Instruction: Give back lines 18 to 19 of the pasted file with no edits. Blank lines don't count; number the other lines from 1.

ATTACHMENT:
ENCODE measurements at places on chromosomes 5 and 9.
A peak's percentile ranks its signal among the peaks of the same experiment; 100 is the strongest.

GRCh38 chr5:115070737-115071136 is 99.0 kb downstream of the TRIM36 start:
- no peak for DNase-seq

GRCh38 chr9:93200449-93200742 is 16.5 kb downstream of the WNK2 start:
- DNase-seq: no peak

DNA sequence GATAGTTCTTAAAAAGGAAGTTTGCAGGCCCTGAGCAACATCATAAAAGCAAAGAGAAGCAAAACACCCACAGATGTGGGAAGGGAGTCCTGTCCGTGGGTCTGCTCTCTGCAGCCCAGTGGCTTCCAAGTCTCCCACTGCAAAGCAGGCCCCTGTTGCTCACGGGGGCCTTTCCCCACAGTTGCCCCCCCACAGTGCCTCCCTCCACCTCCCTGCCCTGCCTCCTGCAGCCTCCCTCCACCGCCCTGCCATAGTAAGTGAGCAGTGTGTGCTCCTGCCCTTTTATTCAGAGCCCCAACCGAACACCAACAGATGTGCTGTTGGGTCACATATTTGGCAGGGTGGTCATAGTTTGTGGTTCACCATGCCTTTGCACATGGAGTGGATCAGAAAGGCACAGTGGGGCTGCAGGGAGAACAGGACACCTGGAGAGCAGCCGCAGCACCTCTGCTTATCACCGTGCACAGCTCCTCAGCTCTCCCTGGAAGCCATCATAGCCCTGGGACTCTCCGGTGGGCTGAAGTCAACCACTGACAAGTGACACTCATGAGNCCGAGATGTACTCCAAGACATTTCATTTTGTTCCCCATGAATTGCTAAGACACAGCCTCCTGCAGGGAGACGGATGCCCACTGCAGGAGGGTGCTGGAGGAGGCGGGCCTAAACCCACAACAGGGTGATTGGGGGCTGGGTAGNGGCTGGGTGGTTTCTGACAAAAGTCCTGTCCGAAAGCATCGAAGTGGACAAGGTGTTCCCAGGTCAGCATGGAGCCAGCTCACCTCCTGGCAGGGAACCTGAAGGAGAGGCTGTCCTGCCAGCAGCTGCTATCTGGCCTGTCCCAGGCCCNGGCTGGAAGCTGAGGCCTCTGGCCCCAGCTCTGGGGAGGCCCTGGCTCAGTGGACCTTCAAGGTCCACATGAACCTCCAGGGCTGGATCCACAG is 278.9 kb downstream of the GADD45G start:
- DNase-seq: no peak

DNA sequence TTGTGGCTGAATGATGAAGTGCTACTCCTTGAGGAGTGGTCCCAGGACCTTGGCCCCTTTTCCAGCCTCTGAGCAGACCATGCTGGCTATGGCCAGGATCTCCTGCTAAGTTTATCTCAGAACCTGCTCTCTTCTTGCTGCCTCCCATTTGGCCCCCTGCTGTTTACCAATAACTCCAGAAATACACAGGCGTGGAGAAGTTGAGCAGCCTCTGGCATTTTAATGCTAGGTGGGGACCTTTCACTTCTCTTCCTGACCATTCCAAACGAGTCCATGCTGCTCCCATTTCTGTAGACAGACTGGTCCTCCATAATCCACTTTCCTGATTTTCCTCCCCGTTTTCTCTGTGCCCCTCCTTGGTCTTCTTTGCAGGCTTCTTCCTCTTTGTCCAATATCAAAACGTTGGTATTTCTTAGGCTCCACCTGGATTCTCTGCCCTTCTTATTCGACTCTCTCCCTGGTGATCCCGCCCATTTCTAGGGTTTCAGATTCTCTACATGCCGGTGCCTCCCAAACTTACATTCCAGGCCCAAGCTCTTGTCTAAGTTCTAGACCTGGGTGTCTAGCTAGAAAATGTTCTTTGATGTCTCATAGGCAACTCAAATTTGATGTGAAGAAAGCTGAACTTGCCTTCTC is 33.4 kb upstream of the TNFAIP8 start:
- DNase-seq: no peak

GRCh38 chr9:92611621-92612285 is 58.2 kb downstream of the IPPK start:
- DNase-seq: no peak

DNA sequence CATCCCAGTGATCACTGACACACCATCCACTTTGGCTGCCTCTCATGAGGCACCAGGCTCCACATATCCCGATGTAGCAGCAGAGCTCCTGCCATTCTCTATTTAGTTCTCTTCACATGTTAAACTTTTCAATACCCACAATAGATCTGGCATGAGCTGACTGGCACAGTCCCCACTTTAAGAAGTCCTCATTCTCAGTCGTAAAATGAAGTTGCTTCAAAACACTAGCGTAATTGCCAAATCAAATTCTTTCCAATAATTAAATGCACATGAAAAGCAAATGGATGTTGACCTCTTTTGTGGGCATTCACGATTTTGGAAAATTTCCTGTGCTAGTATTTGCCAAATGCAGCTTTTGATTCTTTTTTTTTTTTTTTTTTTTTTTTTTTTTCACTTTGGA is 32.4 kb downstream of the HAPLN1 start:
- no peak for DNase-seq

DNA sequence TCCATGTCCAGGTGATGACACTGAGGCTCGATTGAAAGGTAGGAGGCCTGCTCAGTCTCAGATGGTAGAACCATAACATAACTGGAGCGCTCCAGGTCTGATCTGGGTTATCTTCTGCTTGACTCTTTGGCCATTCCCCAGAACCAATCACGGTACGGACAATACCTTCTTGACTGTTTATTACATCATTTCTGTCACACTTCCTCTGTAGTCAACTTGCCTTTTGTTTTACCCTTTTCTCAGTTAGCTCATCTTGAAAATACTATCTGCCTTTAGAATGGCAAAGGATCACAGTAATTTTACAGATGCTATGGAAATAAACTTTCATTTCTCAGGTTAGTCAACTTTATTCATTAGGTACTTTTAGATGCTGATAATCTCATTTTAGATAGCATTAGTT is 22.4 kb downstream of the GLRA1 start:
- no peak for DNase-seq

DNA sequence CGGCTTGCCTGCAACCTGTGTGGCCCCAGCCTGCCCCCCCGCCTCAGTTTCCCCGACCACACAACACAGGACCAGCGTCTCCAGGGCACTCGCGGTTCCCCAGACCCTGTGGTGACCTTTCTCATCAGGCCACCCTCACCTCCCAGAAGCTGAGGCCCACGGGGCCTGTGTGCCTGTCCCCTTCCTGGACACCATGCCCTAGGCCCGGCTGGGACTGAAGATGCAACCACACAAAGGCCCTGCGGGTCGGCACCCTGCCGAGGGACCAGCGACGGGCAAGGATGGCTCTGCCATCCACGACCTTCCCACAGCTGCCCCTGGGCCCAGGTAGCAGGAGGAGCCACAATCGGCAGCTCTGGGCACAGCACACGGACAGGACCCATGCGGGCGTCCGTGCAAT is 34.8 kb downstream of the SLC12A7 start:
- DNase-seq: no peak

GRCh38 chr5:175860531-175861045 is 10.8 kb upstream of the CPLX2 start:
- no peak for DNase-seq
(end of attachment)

- DNase-seq: no peak

GRCh38 chr5:175860531-175861045 is 10.8 kb upstream of the CPLX2 start: